Did you recently plant a new sapling in your landscape? Seeing it blossom from a tender shoot into a robust tree can be a rewarding and gratifying journey. Unfortunately, younger specimens are often more susceptible to Mother Nature’s unpredictability and predatory threats, so it helps to stay alert.
As the go-to crew for tree services like a tree risk assessment in Mt. Airy, GA, Clark Tree Experts love to help fellow gardeners address these sorts of challenges. Keep reading and learn how to protect young trees so that you can give your saplings their best shot at a long, verdant life.
Arborist Tip #1: Eliminate the Competition
A plethora of plant species eager to stake their claim will see any open ground in your garden as an invitation. These opportunists include weeds and grass, which will compete with your tree for water, light, and essential nutrients.
Consider these strategies to give your young tree some ammunition in the survival game:
Mulch not only suppresses potential competitors, but it also conserves soil-based moisture and can neaten up your landscape. Organic materials, such as wood chips or straw, will also contribute to soil health as they decompose.
To protect saplings, apply a two-to-three inches of mulch around the tree’s base. Leave a few inches of space around the tree trunks to prevent issues with rot and pests.
Herbicides might seem dramatic, but they can be a younger tree’s lifesaver. Pre-emergent solutions prevent wild seeds from germinating, while post-emergent products will tackle weeds and other plants that have already sprouted.
Remember, timing is everything. Apply the herbicide earlier in the growing season before weeds can take root. Otherwise, they’ll be a bigger headache to eliminate.
Arborist Tip #2: Install Tree Tubes
Tree tubes are also known as “tree toters” or “tree shelters.” These devices put a fantastic tool into your sapling-protection arsenal. They’re plastic cylinders that encase a juvenile tree to safeguard it from enemies such as:
- Voracious rabbits or rodents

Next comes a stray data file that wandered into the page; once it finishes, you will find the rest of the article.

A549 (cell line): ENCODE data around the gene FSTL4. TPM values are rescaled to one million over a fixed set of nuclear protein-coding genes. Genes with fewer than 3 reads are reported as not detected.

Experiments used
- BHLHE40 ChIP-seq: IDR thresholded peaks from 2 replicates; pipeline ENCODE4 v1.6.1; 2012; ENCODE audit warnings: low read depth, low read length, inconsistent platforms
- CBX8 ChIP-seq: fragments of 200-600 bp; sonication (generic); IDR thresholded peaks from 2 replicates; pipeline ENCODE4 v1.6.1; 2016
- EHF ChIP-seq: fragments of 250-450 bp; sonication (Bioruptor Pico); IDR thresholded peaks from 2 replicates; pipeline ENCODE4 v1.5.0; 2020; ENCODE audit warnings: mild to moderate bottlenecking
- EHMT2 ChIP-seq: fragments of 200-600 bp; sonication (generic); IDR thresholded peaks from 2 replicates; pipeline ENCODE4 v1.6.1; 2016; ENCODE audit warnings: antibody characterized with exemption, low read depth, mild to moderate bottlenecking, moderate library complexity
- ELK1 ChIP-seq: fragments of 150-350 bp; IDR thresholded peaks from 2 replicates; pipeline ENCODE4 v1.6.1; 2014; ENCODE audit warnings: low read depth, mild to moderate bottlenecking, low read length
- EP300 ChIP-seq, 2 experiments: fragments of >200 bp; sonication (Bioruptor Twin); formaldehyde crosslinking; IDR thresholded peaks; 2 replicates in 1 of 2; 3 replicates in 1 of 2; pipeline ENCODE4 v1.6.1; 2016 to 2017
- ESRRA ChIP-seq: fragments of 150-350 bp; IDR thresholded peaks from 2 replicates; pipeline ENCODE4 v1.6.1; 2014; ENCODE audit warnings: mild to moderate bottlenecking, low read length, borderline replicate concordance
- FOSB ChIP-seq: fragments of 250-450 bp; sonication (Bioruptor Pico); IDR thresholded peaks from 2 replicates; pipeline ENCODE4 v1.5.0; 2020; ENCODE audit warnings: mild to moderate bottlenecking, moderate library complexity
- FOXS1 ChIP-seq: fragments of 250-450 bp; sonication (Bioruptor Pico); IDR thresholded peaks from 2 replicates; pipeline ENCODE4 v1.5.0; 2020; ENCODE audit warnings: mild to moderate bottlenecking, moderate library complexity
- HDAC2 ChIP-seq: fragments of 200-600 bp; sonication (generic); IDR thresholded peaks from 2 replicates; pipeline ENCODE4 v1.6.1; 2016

- Accidental lawn equipment damage
- Harsh weather
Tree tubes also enhance growth by acting as a mini-greenhouse to increase photosynthetic and transpiration rates in your young tree specimen.
Most plastic tree guards utilize schedule 40 PVC materials for reusability and convenience. They also come with zip ties so that you can easily slide them over and cinch them onto the plant.
Arborist Tip #3: Prepare for the Winter
The drastic temperature shifts, desiccating winds, and the weight of ice and snow can wreak havoc on tender bark and branches. Protect young trees by helping them with the following:
Burlap wraps shield your saplings from harsh winds while mitigating the risk of sunscald. It’s a winter coat for your trees that you can purchase at gardening stores or online.
Antitranspirants, or “leaf sealers,” are sprays. They form a thin, protective layer on the foliage, reducing the moisture loss induced by the cold winter winds. Apply the product between late fall and early winter for best results.
Arborist Tip #4: Consult a Local Expert
When it comes to plant care, no one understands the intricacies better than specialists like Clark Tree Experts. Help your vulnerable seedling and sapling thrive with the following services:
- Assess and tackle the biggest threats to their health
- Provide the best care methods for your specific tree type and environment
- Minimize aesthetic defects, like leaf scars and uneven growth
- Deliver emergency treatments after severe weather or a disease outbreak
Clark Tree Experts will protect young trees like a lioness protecting her cubs, so give us a call at (706) 949-9016 today to see how we can help your trees in Georgia or South Carolina!